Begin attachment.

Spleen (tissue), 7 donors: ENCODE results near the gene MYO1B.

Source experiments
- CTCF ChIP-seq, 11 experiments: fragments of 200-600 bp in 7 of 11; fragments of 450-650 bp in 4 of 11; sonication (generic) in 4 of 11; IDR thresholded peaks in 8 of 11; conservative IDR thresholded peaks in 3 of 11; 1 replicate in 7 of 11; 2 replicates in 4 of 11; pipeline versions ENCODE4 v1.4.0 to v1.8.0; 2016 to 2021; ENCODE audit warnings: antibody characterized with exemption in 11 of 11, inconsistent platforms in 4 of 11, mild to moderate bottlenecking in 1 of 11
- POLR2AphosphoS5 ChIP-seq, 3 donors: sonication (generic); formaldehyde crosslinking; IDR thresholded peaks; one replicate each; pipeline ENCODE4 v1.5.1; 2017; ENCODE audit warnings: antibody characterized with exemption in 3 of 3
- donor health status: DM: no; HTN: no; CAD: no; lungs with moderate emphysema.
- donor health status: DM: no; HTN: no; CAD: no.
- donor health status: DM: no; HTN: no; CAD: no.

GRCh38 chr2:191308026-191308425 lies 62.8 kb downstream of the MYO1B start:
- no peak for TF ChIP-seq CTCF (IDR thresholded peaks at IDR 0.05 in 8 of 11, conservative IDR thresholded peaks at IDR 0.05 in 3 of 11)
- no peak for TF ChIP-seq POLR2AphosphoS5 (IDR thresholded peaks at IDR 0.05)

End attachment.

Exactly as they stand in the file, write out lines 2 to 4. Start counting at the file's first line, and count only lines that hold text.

Source experiments
- CTCF ChIP-seq, 11 experiments: fragments of 200-600 bp in 7 of 11; fragments of 450-650 bp in 4 of 11; sonication (generic) in 4 of 11; IDR thresholded peaks in 8 of 11; conservative IDR thresholded peaks in 3 of 11; 1 replicate in 7 of 11; 2 replicates in 4 of 11; pipeline versions ENCODE4 v1.4.0 to v1.8.0; 2016 to 2021; ENCODE audit warnings: antibody characterized with exemption in 11 of 11, inconsistent platforms in 4 of 11, mild to moderate bottlenecking in 1 of 11
- POLR2AphosphoS5 ChIP-seq, 3 donors: sonication (generic); formaldehyde crosslinking; IDR thresholded peaks; one replicate each; pipeline ENCODE4 v1.5.1; 2017; ENCODE audit warnings: antibody characterized with exemption in 3 of 3